04/02/12 10:15 PM ET
Flaherty makes Opening Day roster
By Chris Girandola / Special to MLB.com
For one, the 25-year-old Flaherty had been informed by Orioles manager Buck Showalter he had made the roster and would break camp with the team for the first time in his professional career. Secondly, the native of Portland, Maine, knew Bordick -- who went to high school in Winterport -- was the only other resident of his state who had ever made the Major Leagues.
"Coming up and growing up in Maine, I think you're always having to [deal with] ... people who say, 'Oh, you aren't going to make it.' So you have to play with your chip on your shoulder," said Flaherty, who was a Rule 5 Draft pick from the Cubs organization in December. "[Shaking Bordick's hand] means a lot -- especially coming from him. I think he's the only position player to make it from the whole state of Maine to play in the big leagues. So having him here, it means a little more. It's pretty special. It was a moment you wait a long time to get told [that you made the roster]."
The annual Rule 5 Draft, which is held at the Winter Meetings, allows teams to select certain Minor Leaguers who have been left off other clubs' 40-man rosters for $50,000. Those eligible players -- ones signed at age 19 or older who have remained in the organization for at least four years or those signed at age 18 or younger who have been in the organization for at least five years -- must stay on the selecting squad's 25-man roster all season or be offered back to the original club for $25,000.
The 25-year-old Flaherty was a first-round sandwich pick in the 2008 First-Year Player Draft, and he batted .280 with 19 homers last year between Double-A and Triple-A. The left-handed-hitting Flaherty said he's comfortable playing wherever he's needed -- infield or outfield -- and acknowledged it's been a whirlwind of a winter in switching organizations.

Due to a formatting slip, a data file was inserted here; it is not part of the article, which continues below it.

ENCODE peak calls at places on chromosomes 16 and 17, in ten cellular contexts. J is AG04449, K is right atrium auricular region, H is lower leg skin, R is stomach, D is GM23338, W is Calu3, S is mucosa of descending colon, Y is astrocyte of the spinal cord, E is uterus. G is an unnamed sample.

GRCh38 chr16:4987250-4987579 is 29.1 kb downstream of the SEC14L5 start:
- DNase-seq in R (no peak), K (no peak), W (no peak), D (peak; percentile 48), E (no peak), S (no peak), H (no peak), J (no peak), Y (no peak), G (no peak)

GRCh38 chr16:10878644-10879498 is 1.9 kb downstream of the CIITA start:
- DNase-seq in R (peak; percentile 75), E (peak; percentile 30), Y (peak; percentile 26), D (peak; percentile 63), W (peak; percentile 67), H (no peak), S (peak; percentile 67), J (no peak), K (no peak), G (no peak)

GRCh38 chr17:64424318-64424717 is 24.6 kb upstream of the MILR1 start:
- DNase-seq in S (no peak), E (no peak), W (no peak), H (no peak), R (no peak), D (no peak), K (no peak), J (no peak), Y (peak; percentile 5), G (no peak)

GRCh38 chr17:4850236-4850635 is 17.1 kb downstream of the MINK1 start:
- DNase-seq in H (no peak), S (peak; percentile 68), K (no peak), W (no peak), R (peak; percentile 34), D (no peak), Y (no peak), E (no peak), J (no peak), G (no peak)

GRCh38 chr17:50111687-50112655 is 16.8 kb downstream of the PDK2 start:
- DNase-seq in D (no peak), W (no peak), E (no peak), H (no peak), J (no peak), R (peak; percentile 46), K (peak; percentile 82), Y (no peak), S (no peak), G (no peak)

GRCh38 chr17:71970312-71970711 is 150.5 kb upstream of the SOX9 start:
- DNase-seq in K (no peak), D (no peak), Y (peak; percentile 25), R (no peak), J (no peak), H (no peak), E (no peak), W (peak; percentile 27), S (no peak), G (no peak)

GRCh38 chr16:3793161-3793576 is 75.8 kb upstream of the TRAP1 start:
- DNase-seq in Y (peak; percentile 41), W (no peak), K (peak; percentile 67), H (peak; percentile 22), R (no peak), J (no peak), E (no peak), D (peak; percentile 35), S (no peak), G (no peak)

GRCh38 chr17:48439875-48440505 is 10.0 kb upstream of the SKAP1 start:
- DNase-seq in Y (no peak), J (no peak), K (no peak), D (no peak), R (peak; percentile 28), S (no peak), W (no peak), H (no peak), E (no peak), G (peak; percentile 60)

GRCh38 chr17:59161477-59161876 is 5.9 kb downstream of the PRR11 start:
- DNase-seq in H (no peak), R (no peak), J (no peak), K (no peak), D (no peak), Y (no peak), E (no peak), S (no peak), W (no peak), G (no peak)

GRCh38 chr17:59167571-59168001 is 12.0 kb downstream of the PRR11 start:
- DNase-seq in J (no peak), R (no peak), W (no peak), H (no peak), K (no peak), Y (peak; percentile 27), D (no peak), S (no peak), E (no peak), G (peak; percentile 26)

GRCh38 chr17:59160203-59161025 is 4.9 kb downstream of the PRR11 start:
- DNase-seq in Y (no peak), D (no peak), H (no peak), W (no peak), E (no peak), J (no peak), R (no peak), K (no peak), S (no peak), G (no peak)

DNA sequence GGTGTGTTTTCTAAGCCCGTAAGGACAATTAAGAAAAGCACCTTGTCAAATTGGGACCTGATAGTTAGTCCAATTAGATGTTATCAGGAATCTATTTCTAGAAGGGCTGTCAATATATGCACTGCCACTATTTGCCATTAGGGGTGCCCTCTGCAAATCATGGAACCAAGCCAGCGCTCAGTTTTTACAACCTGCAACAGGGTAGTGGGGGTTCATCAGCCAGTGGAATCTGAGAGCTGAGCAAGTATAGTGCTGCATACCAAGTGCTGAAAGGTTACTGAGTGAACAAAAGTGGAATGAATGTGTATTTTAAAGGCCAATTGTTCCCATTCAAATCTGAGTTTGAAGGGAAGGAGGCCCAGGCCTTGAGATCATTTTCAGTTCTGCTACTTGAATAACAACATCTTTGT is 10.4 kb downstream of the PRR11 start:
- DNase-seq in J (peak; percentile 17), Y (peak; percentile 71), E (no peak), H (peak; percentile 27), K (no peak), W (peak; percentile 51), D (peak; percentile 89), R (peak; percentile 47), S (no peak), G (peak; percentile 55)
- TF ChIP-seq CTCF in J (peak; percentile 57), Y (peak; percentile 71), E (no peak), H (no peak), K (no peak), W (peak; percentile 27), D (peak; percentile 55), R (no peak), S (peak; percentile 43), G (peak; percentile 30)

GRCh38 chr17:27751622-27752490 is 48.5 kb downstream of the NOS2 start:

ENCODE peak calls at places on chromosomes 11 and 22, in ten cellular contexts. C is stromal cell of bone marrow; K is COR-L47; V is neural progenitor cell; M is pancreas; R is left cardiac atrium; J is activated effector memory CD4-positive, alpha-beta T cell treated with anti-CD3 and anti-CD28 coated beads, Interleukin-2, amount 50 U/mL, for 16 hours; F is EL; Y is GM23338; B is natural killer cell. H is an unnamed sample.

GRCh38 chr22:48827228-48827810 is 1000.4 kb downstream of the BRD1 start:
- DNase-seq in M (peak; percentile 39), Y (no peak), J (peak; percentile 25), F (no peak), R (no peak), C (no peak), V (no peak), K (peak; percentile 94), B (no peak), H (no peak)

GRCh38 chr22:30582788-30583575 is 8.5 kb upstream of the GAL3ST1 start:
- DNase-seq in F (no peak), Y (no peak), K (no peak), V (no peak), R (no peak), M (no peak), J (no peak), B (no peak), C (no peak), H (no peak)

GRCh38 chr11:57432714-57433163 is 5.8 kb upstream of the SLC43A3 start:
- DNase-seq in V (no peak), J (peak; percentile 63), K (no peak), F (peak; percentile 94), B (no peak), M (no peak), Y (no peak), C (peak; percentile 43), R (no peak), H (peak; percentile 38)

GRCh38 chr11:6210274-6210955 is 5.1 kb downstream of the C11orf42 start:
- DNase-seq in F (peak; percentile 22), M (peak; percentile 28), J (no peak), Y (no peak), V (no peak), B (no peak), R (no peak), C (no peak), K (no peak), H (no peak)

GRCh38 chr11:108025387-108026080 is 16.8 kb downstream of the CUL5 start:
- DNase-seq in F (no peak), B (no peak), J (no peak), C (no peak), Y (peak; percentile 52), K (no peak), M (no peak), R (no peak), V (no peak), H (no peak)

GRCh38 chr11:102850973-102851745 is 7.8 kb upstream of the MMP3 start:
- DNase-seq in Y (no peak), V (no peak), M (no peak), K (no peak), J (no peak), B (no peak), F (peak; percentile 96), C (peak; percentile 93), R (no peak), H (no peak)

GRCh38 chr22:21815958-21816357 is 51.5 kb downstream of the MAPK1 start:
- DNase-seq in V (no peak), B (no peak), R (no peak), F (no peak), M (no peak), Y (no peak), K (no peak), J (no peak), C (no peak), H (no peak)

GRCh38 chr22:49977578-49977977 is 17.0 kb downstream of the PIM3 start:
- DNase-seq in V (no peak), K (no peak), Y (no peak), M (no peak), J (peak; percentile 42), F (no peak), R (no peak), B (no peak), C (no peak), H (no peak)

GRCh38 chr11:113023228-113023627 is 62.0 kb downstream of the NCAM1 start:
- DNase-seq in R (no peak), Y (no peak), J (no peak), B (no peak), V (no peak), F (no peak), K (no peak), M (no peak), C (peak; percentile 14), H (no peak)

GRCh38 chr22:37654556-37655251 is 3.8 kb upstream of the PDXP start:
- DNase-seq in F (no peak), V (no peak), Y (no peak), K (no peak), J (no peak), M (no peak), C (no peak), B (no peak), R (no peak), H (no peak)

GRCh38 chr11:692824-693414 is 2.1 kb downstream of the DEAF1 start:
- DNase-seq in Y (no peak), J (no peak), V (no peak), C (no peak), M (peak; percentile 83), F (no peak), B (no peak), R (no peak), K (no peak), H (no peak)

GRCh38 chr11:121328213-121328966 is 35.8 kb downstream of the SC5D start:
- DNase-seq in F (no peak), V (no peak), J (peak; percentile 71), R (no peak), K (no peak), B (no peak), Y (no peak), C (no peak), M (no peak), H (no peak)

"It's been great," said Flaherty, who batted .232 with two doubles, two triples and a home run in 54 at-bats this spring. "It's been a great spring, I know that for sure. And [it's been] a lot, you go from being left unprotected to being taken by a team, all the way up to this point. ... To be able to play in the big leagues has been a dream since I was a kid. So, it's just a special moment, for sure."
Flaherty called his dad, Ed, who is in his 26th season as the head baseball coach at the University of Southern Maine.
"I had to run out for batting practice, so I just sent him a text message," Flaherty said. "[I've] got to call him after batting practice."
Arrieta named Opening Day starter
SARASOTA, Fla. -- Manager Buck Showalter announced on Monday that
Jake Arrieta will be the Orioles' Opening Day starter. Baltimore will begin the season on Friday at home against the Minnesota Twins.
"Jake will pitch on that day and we will go from there," Showalter said in a press conference at the club's Spring Training complex. "We're real proud of him and the way he's gotten back. He's experienced with that environment, as are some other guys we considered. We're hoping he pitches well enough that he does it again next year and the year after that and the year after that. ... He was one of our better pitchers last year before he had the surgery."
Jason Hammel, who will pitch in Baltimore's last spring game in Florida on Tuesday against State College of Florida at 1:05 p.m. ET, will be the No. 3 starter and make the outing on Sunday against the Twins. Showalter still needs to determine if left-hander Wei-Yin Chen or right-hander Tommy Hunter will follow Arrieta on Saturday.
It is a shining moment for Arrieta, after the 26-year-old right-hander had season-ending surgery last year to remove a bone spur from his elbow on Aug. 12.
"All the work that I did throughout the offseason ... to get to this point was stuff I was going to do regardless if I was going to be starting Opening Day or the third, fourth, fifth game," said Arrieta, who went 10-8 with a 5.05 ERA in the 2011 campaign. "Whatever it might have been, I would have approached my offseason the exact same way. That's just my mentality and that's just how I've always kind of been, a guy who's going to put in all the necessary work in to reap the benefits I would like to receive at the end of the day. "But to be in this position -- 100 percent healthy, still getting stronger -- it's very rewarding. I think the entire staff [saw] the benefit of the work I was able to do, and how quickly I was able to recover and get back to full strength."
Showalter chose Arrieta because of the way he handled the adversity after the injury and because of his big-game experience.
"To pitch as well as he did last year with some of the challenges he had with his elbow -- he won 10 games last year -- and having a very similar venue that he pitched in last year, I think Jake's certainly got the experience to handle this," Showalter said. "I'm proud of him, to get to this point, regardless of what happens. I think if he's healthy, he's going to be a real contributor for us this year."